Unseasonal rains wash out Modi's rural appeal

Over a dozen debt-laden farmers have committed suicide in recent weeks in India, and discontent in many rural areas against government policies is turning into anger against Prime Minister Narendra Modi less than a year after he swept into office, says a Reuters report.

Unseasonal storms have badly damaged the winter crop in large parts of the fertile northern plains, most likely contributing to the suicides, and villagers have blamed Modi for not stepping in to help the distressed farmers or ensuring that crop prices remained stable.

The farmer suicides in India's most politically sensitive region are the latest in several setbacks for Modi's Hindu nationalist Bharatiya Janata Party (BJP), which is hoping to consolidate power by winning local elections in large, predominantly rural states over the next two years.

The government has delayed a comprehensive health plan as it shifts focus from subsidies to investment, while religious tensions have made minorities uneasy. Nevertheless, Modi has made progress with economic reform in his first year - although not as rapidly as some investors would like - and has reined in inflation.

In a village in India's most populous state, Uttar Pradesh, Dharmendra Singh mourned his brother Babu Singh, who committed suicide after rain destroyed wheat growing on the five-acre farm he leased from a landlord. Babu Singh, who had run up debts amounting to $13,000, soaked himself in kerosene and set himself on fire on 19 March. He succumbed to burn injuries six days later.

"My brother was banking on the crop so the loss came as the last straw," Dharmendra Singh said in his village, Vaidi, 185 km southeast of Delhi. "For God's sake why hasn't the government reached out to us? We overwhelmingly voted for Modi as he promised to take care of us but he has stabbed us in the back."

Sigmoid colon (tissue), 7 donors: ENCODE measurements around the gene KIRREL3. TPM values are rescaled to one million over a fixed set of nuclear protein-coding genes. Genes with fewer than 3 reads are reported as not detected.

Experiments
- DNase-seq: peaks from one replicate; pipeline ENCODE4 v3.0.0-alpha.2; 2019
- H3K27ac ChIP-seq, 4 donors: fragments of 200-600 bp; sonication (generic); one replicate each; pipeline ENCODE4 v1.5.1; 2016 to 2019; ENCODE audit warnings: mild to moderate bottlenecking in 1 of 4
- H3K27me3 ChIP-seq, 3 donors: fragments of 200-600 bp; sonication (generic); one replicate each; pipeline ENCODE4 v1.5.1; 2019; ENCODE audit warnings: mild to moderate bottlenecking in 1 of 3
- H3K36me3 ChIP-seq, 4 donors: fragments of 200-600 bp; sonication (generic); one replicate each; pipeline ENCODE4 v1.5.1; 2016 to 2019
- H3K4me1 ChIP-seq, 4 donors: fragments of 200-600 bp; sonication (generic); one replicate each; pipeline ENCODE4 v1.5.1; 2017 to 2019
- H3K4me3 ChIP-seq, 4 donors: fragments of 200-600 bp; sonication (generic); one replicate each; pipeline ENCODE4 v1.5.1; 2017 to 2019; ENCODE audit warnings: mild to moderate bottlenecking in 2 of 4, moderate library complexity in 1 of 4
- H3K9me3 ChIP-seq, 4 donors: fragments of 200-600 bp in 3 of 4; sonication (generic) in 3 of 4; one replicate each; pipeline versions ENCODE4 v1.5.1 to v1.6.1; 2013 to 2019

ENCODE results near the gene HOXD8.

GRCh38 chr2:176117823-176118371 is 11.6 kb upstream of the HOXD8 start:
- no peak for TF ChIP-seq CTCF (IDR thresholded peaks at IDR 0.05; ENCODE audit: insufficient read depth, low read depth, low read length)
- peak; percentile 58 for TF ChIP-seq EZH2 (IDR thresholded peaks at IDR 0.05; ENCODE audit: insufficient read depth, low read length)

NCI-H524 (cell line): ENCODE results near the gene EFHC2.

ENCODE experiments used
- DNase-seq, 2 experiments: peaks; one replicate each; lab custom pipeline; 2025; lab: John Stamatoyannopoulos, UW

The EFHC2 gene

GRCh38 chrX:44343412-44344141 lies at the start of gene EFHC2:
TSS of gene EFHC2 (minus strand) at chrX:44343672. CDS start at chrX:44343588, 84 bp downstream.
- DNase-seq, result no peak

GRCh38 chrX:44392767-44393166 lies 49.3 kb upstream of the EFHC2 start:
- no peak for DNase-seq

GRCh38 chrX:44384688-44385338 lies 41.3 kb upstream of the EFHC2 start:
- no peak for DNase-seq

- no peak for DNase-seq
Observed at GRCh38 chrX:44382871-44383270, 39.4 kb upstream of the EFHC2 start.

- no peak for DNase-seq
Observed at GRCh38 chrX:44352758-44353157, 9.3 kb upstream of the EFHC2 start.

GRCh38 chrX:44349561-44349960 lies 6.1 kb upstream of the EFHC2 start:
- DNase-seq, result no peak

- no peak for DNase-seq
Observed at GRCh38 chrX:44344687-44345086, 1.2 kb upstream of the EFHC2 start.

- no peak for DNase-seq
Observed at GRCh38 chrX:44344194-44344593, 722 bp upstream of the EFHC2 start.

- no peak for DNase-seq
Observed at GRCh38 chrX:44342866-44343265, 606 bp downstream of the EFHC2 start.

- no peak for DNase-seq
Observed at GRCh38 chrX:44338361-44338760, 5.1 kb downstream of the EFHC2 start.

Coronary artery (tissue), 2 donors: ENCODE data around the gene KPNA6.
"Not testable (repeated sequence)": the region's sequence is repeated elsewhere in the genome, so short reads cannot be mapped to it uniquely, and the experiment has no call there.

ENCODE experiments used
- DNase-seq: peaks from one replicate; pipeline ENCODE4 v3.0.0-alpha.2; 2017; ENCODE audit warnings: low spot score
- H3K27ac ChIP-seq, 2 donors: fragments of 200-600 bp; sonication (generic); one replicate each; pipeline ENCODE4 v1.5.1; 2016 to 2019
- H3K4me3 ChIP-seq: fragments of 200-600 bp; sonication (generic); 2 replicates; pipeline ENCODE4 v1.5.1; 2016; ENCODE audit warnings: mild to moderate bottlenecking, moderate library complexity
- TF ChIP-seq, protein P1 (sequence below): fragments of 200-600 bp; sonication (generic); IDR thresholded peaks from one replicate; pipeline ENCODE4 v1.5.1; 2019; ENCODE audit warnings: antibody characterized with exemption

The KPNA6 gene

In more than a dozen villages visited by Reuters this week across the state that sends the most lawmakers to parliament, farmers said there was a "crisis" in the countryside, where 70 per cent of India's 1.2 billion people live. Angered by low farmgate prices and the lack of state compensation for crop damage, some villagers said they have boycotted local members of the BJP and barred them from attending weddings.

Parties crushed by the BJP in last year's general election have coupled the discontent with street protests against a land acquisition bill that will make it easier for businesses to buy farmland, a potent issue in the countryside.

For the BJP, the next major election will be in November in the large, mostly rural state of Bihar, and a poor performance there will be a huge setback. India's states send representatives to the upper house of the federal parliament, where the BJP is struggling to form a majority to match its domination of the lower house.

With global food prices low, an anti-inflation policy that has hit rural incomes and the shift from subsidies to investment spending, debt-laden farmers were already suffering when rain devastated standing winter crops across north India. Over 10 million hectares (24.7 million acres) of crops were damaged, but the government says there is no clear link to the suicides.

"Only the state governments can figure out cases of farmers' suicides," said a senior federal farm ministry official, who did not wish to be identified. "We'll work closely with the affected states if they ask for any specific help."